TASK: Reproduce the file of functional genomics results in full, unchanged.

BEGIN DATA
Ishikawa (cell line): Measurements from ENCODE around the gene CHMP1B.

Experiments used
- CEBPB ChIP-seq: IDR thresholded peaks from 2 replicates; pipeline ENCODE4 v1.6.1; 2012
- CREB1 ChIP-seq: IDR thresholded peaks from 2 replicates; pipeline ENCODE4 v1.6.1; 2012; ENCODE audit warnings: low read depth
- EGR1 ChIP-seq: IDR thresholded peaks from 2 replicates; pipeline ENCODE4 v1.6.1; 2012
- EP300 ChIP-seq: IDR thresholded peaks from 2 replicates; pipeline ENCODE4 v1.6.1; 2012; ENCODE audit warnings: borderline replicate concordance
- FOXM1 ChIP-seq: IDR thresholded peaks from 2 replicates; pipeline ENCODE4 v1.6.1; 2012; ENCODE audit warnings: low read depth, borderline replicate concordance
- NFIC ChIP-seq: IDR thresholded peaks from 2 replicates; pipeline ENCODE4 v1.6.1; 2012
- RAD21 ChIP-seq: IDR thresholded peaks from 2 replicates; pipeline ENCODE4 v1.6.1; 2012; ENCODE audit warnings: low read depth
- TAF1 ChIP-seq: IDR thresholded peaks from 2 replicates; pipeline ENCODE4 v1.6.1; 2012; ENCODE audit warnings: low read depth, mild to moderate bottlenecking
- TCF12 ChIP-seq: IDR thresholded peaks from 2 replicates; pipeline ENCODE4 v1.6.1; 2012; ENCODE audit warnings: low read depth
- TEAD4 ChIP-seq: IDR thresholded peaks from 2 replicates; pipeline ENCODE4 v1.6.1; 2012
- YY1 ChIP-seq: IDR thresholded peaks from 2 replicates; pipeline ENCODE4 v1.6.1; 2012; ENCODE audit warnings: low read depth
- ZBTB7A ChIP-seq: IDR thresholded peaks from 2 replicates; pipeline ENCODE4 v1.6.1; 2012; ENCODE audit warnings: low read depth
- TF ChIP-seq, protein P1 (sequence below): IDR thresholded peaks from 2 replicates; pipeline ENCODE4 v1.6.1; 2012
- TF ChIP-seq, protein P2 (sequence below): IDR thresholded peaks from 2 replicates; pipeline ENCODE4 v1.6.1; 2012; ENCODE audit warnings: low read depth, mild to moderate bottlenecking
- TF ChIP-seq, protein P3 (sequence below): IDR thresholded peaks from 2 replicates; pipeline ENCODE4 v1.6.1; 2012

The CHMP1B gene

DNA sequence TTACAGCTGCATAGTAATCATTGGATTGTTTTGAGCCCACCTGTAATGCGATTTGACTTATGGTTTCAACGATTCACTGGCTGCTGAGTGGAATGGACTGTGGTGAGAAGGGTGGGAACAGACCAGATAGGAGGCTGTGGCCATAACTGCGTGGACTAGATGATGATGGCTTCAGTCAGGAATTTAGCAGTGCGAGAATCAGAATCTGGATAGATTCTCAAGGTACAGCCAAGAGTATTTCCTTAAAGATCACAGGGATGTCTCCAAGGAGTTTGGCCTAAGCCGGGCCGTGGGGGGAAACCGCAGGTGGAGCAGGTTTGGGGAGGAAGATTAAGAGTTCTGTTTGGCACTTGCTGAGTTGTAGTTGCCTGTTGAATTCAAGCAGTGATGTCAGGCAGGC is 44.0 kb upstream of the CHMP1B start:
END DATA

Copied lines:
Ishikawa (cell line): Measurements from ENCODE around the gene CHMP1B.

Experiments used
- CEBPB ChIP-seq: IDR thresholded peaks from 2 replicates; pipeline ENCODE4 v1.6.1; 2012
- CREB1 ChIP-seq: IDR thresholded peaks from 2 replicates; pipeline ENCODE4 v1.6.1; 2012; ENCODE audit warnings: low read depth
- EGR1 ChIP-seq: IDR thresholded peaks from 2 replicates; pipeline ENCODE4 v1.6.1; 2012
- EP300 ChIP-seq: IDR thresholded peaks from 2 replicates; pipeline ENCODE4 v1.6.1; 2012; ENCODE audit warnings: borderline replicate concordance
- FOXM1 ChIP-seq: IDR thresholded peaks from 2 replicates; pipeline ENCODE4 v1.6.1; 2012; ENCODE audit warnings: low read depth, borderline replicate concordance
- NFIC ChIP-seq: IDR thresholded peaks from 2 replicates; pipeline ENCODE4 v1.6.1; 2012
- RAD21 ChIP-seq: IDR thresholded peaks from 2 replicates; pipeline ENCODE4 v1.6.1; 2012; ENCODE audit warnings: low read depth
- TAF1 ChIP-seq: IDR thresholded peaks from 2 replicates; pipeline ENCODE4 v1.6.1; 2012; ENCODE audit warnings: low read depth, mild to moderate bottlenecking
- TCF12 ChIP-seq: IDR thresholded peaks from 2 replicates; pipeline ENCODE4 v1.6.1; 2012; ENCODE audit warnings: low read depth
- TEAD4 ChIP-seq: IDR thresholded peaks from 2 replicates; pipeline ENCODE4 v1.6.1; 2012
- YY1 ChIP-seq: IDR thresholded peaks from 2 replicates; pipeline ENCODE4 v1.6.1; 2012; ENCODE audit warnings: low read depth
- ZBTB7A ChIP-seq: IDR thresholded peaks from 2 replicates; pipeline ENCODE4 v1.6.1; 2012; ENCODE audit warnings: low read depth
- TF ChIP-seq, protein P1 (sequence below): IDR thresholded peaks from 2 replicates; pipeline ENCODE4 v1.6.1; 2012
- TF ChIP-seq, protein P2 (sequence below): IDR thresholded peaks from 2 replicates; pipeline ENCODE4 v1.6.1; 2012; ENCODE audit warnings: low read depth, mild to moderate bottlenecking
- TF ChIP-seq, protein P3 (sequence below): IDR thresholded peaks from 2 replicates; pipeline ENCODE4 v1.6.1; 2012

The CHMP1B gene

DNA sequence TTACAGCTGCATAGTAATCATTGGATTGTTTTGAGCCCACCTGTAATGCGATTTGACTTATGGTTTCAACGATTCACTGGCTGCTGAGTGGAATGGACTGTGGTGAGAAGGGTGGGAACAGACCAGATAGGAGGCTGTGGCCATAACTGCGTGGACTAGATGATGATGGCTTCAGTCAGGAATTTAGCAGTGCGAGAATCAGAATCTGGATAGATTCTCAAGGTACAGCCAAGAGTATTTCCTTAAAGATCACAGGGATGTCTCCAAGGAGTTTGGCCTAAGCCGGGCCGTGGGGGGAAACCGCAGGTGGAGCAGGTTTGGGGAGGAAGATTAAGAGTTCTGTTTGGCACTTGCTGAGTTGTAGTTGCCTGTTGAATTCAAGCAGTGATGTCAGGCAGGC is 44.0 kb upstream of the CHMP1B start: